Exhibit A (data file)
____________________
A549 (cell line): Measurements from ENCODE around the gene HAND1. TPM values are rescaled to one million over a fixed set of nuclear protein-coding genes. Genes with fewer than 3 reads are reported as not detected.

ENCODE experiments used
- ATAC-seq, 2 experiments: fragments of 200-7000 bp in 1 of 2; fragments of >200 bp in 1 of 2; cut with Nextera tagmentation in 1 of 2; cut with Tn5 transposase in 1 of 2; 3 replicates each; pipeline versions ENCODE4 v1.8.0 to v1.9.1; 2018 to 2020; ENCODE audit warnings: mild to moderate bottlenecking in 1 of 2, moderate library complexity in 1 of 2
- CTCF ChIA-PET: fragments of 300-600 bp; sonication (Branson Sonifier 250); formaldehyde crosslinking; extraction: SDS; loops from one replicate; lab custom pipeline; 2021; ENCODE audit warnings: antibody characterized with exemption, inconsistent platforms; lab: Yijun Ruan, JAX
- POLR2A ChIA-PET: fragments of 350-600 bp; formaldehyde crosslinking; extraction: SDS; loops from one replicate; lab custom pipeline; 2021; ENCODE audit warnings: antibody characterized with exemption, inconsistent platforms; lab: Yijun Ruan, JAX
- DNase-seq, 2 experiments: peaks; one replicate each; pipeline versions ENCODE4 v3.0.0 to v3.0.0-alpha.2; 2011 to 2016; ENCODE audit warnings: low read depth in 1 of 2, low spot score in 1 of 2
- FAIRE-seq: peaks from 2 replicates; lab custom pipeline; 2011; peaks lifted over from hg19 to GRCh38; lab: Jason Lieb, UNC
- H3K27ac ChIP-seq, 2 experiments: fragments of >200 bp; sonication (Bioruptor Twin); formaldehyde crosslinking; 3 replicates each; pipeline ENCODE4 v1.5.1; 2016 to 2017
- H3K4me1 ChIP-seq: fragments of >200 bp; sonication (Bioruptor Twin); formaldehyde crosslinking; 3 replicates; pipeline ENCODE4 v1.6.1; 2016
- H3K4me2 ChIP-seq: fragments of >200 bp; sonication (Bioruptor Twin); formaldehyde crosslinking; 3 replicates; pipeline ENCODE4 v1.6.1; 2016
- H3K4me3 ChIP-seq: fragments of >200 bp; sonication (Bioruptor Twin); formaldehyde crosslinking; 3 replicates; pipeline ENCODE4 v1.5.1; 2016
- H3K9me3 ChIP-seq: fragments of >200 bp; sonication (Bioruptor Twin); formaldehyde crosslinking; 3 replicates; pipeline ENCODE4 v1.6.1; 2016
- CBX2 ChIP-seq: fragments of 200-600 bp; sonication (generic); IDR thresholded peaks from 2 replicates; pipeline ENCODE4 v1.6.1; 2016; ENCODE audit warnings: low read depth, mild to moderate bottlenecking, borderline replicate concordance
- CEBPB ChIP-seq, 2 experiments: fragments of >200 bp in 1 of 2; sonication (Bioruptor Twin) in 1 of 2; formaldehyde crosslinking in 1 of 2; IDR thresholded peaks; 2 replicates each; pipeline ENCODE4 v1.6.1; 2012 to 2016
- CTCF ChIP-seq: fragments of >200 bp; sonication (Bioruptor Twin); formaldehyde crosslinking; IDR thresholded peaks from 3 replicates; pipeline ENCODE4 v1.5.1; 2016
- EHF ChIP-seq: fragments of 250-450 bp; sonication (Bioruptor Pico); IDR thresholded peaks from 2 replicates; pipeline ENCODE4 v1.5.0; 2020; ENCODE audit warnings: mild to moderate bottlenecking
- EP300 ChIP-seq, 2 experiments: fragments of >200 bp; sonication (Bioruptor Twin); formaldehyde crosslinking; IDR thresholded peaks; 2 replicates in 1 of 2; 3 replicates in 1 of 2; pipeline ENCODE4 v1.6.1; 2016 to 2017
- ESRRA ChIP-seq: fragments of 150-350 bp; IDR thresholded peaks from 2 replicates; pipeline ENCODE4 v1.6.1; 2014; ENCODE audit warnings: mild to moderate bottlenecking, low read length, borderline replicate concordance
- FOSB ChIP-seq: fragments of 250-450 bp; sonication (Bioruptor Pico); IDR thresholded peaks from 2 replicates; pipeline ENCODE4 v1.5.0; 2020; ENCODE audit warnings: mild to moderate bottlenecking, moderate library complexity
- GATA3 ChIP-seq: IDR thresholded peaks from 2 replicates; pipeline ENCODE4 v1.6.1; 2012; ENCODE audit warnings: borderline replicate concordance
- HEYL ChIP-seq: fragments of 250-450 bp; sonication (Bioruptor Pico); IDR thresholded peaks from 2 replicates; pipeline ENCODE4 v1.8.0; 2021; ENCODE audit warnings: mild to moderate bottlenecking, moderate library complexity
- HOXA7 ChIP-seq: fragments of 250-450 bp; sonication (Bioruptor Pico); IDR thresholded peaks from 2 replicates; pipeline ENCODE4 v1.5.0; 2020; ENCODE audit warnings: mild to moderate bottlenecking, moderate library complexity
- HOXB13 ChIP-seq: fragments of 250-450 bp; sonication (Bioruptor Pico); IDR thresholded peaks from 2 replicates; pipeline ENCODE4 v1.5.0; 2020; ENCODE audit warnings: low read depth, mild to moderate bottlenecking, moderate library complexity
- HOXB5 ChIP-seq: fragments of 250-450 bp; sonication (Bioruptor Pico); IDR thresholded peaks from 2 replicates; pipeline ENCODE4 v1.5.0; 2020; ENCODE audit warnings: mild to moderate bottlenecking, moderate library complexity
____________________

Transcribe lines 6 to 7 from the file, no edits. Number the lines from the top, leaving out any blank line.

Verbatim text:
- DNase-seq, 2 experiments: peaks; one replicate each; pipeline versions ENCODE4 v3.0.0 to v3.0.0-alpha.2; 2011 to 2016; ENCODE audit warnings: low read depth in 1 of 2, low spot score in 1 of 2
- FAIRE-seq: peaks from 2 replicates; lab custom pipeline; 2011; peaks lifted over from hg19 to GRCh38; lab: Jason Lieb, UNC